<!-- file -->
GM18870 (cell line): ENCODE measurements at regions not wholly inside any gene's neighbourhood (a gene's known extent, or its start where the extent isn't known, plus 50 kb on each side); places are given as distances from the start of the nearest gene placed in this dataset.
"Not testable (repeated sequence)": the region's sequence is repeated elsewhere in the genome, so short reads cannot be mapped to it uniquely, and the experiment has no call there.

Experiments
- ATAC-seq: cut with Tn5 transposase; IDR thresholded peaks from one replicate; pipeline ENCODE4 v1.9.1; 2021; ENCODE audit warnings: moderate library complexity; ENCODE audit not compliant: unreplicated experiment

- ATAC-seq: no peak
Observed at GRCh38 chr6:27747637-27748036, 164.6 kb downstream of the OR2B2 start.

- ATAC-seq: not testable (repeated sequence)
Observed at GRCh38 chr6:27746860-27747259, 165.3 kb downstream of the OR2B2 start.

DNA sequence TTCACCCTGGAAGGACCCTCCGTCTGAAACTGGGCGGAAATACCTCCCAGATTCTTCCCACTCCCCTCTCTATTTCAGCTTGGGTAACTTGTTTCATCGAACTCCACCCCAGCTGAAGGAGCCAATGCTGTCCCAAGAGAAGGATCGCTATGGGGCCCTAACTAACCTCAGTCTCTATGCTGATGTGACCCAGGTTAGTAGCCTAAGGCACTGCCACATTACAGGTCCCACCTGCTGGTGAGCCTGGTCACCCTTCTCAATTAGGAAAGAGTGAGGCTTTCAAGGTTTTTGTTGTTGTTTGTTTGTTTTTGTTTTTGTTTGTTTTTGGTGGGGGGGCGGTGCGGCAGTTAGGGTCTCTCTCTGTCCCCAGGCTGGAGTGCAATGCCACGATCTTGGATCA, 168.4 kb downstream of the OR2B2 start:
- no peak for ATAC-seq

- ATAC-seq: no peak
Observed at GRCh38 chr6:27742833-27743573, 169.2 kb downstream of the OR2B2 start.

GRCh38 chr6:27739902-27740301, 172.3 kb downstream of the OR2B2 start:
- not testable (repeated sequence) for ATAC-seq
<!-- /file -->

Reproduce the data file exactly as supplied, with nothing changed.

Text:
GM18870 (cell line): ENCODE measurements at regions not wholly inside any gene's neighbourhood (a gene's known extent, or its start where the extent isn't known, plus 50 kb on each side); places are given as distances from the start of the nearest gene placed in this dataset.
"Not testable (repeated sequence)": the region's sequence is repeated elsewhere in the genome, so short reads cannot be mapped to it uniquely, and the experiment has no call there.

Experiments
- ATAC-seq: cut with Tn5 transposase; IDR thresholded peaks from one replicate; pipeline ENCODE4 v1.9.1; 2021; ENCODE audit warnings: moderate library complexity; ENCODE audit not compliant: unreplicated experiment

- ATAC-seq: no peak
Observed at GRCh38 chr6:27747637-27748036, 164.6 kb downstream of the OR2B2 start.

- ATAC-seq: not testable (repeated sequence)
Observed at GRCh38 chr6:27746860-27747259, 165.3 kb downstream of the OR2B2 start.

DNA sequence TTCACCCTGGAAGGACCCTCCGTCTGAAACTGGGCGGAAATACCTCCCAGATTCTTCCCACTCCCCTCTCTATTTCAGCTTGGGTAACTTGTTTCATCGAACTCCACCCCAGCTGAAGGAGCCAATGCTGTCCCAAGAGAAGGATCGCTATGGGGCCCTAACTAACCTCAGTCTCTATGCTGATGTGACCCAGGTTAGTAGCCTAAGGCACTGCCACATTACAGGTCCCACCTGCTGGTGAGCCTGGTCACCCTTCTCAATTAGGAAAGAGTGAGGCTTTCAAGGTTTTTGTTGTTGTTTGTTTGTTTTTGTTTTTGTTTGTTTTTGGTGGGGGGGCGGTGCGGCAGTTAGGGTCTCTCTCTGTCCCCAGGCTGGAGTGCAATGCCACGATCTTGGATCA, 168.4 kb downstream of the OR2B2 start:
- no peak for ATAC-seq

- ATAC-seq: no peak
Observed at GRCh38 chr6:27742833-27743573, 169.2 kb downstream of the OR2B2 start.

GRCh38 chr6:27739902-27740301, 172.3 kb downstream of the OR2B2 start:
- not testable (repeated sequence) for ATAC-seq